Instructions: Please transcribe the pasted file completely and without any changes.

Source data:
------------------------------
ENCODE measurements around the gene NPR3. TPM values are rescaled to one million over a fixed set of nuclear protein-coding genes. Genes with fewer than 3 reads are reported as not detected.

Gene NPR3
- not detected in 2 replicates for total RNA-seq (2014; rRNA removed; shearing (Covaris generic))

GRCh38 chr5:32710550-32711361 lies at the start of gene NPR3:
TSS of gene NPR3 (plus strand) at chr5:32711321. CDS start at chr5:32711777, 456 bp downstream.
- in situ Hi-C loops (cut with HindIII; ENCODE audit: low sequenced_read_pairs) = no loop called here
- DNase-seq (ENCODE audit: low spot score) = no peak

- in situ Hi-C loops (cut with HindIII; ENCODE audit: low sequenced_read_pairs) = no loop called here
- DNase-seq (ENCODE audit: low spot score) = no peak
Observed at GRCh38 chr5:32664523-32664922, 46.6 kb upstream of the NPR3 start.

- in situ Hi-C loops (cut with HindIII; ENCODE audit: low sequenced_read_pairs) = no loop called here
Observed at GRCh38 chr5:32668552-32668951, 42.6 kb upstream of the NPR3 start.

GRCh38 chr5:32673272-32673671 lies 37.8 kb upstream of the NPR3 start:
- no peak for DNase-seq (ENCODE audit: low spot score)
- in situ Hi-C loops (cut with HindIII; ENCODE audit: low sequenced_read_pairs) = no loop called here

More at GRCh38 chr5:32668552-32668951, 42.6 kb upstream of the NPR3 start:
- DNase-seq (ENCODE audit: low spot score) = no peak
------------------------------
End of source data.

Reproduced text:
ENCODE measurements around the gene NPR3. TPM values are rescaled to one million over a fixed set of nuclear protein-coding genes. Genes with fewer than 3 reads are reported as not detected.

Gene NPR3
- not detected in 2 replicates for total RNA-seq (2014; rRNA removed; shearing (Covaris generic))

GRCh38 chr5:32710550-32711361 lies at the start of gene NPR3:
TSS of gene NPR3 (plus strand) at chr5:32711321. CDS start at chr5:32711777, 456 bp downstream.
- in situ Hi-C loops (cut with HindIII; ENCODE audit: low sequenced_read_pairs) = no loop called here
- DNase-seq (ENCODE audit: low spot score) = no peak

- in situ Hi-C loops (cut with HindIII; ENCODE audit: low sequenced_read_pairs) = no loop called here
- DNase-seq (ENCODE audit: low spot score) = no peak
Observed at GRCh38 chr5:32664523-32664922, 46.6 kb upstream of the NPR3 start.

- in situ Hi-C loops (cut with HindIII; ENCODE audit: low sequenced_read_pairs) = no loop called here
Observed at GRCh38 chr5:32668552-32668951, 42.6 kb upstream of the NPR3 start.

GRCh38 chr5:32673272-32673671 lies 37.8 kb upstream of the NPR3 start:
- no peak for DNase-seq (ENCODE audit: low spot score)
- in situ Hi-C loops (cut with HindIII; ENCODE audit: low sequenced_read_pairs) = no loop called here

More at GRCh38 chr5:32668552-32668951, 42.6 kb upstream of the NPR3 start:
- DNase-seq (ENCODE audit: low spot score) = no peak